Attorney General

Washington state Attorney General Bob Ferguson spoke on several topics last July at the Twin Cities Rotary. 

A domestic-violence survivor seeking a protection order. A man attending a hearing for driving without a license. A mother of five in court over a traffic accident. These are some of the hundreds of people immigration officials have detained in or near Washington state courthouses since 2017, according to Attorney General Bob Ferguson. He is trying to put a stop to the practice.

Ferguson filed a federal lawsuit Tuesday against the Trump administration, he announced at a news conference in Seattle, saying such arrests violate individuals' constitutional right to access courthouses and states' right, as guaranteed by the 10th Amendment, to operate their justice systems without federal interference. It is Ferguson's 53rd lawsuit against the Trump administration, he noted in a news release, and one of many to challenge the president's attempt to crack down on illegal immigration.

Federal officials have said they are increasingly driven to making courthouse arrests by sanctuary policies, like those in Washington, blocking local officials from turning over often-dangerous criminals in their custody.

A FAQ by Immigration and Customs Enforcement (ICE), explains it this way: "In years past, most individuals arrested at a courthouse would have been turned over to ICE by local authorities upon their release from a prison or jail based on an ICE detainer. When criminal custody transfers occur inside the secure confines of a jail or prison, it is far safer for everyone involved, including officers and the person being arrested."

Ferguson concedes that some of those arrested at courthouses were facing serious charges, though he said they hadn't necessarily been convicted. But he, as well as King County Prosecutor Dan Satterberg and Thurston County Prosecutor Jon Tunheim, said the arrests have also affected crime victims and witnesses.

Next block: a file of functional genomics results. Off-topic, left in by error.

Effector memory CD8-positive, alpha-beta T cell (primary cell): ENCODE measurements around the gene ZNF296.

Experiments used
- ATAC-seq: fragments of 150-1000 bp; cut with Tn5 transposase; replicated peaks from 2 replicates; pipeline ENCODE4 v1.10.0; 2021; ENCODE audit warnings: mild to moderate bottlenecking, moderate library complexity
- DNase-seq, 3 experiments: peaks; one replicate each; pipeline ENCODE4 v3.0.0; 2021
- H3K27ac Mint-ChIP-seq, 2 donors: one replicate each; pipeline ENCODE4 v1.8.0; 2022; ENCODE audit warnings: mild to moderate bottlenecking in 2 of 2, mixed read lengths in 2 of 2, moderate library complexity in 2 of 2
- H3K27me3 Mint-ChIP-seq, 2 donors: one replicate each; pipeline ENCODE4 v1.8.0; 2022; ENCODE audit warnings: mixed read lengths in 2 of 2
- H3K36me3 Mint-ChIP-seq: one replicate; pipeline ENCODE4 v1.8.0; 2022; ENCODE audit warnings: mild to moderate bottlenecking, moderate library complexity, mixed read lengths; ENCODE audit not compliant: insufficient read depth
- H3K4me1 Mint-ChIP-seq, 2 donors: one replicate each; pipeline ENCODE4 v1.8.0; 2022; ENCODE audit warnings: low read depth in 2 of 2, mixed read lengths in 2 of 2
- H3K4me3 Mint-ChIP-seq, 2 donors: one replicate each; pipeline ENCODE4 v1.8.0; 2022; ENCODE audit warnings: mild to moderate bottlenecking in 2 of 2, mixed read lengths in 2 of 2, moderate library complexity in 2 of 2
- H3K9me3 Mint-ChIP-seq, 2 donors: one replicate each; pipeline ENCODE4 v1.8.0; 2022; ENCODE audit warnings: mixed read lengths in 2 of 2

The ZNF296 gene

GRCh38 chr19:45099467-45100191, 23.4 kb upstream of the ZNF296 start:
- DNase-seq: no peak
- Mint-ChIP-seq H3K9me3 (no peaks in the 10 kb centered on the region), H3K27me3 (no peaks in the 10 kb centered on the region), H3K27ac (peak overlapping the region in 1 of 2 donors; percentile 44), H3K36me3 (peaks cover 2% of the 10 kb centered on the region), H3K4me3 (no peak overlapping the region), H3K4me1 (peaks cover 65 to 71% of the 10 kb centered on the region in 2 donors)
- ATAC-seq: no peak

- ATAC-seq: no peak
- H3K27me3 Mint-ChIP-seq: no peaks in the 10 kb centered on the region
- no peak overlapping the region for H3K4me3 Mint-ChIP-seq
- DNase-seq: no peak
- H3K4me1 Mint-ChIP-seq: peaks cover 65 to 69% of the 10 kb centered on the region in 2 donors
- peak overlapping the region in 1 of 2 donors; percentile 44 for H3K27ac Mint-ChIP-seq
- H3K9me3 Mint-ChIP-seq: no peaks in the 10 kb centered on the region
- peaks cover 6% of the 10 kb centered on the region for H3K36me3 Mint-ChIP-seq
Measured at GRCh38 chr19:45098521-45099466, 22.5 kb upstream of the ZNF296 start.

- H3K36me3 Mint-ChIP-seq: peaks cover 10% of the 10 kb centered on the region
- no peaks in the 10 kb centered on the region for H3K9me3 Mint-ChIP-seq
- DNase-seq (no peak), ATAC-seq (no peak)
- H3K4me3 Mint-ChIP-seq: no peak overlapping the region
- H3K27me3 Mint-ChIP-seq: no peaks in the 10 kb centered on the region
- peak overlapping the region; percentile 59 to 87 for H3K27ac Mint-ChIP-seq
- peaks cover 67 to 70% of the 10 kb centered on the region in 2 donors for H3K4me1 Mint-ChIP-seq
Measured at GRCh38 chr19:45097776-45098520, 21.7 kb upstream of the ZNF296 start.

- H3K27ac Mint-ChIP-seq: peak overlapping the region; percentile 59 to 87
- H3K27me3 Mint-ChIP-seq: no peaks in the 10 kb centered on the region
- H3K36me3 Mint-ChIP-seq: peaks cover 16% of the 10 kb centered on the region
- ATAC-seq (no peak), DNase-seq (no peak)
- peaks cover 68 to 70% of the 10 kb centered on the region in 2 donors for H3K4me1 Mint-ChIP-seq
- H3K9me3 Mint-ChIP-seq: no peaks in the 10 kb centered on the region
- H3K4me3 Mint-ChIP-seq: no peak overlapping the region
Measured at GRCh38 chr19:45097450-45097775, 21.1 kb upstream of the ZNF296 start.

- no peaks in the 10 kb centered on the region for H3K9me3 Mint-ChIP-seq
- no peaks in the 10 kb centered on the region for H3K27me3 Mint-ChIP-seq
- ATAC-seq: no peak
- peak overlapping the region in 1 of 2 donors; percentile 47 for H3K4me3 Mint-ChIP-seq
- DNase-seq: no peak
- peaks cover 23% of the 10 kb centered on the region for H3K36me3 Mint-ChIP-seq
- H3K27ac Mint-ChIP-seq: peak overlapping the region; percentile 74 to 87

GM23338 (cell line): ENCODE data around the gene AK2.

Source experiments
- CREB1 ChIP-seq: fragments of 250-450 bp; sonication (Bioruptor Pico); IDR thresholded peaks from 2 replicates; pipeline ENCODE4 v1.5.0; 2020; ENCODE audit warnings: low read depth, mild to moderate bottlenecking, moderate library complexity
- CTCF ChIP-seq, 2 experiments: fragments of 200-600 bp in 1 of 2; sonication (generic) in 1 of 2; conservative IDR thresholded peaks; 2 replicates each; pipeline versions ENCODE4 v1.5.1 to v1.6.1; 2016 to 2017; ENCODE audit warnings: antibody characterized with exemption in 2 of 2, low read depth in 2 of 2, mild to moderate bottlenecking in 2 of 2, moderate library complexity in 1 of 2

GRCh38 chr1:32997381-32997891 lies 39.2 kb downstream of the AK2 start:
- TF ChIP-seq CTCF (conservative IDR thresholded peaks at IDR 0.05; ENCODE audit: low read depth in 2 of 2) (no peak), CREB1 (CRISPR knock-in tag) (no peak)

"No one is safer when crime victims fear being deported if they call 911, talk to police, or come to the courthouses to testify or get protection," Satterberg said in a statement.

"Specifically," Tunheim wrote in a separate statement, "undocumented domestic violence victims have expressed to their advocates that they no longer feel safe reporting abuse to the authorities for fear of deportation."

"Bottom line," Ferguson said at the news conference, "this allows criminals to go free."

The attorney general plans to submit 40 declarations Wednesday by judges, prosecutors, defense attorneys, immigrants and others criticizing the conduct of federal agents and the impact of courthouse arrests.

One man said officers tore his clothing and taunted him during an arrest. Kenneth Chadwick, the man's attorney and a former law-enforcement officer, said he supported Trump's immigration policy, but called the actions by the arresting Customs and Border Protection (CBP) officers "abusive, if not illegal."

"In my lengthy years in law enforcement, the conduct and procedures displayed by the CBP officers was some of the worst I have encountered," Chadwick wrote.

In an indication of how heated this debate has become, federal prosecutors this year charged a Massachusetts judge and former court official with obstruction of justice for helping an undocumented man sneak out of a courthouse to evade an ICE officer waiting for him.

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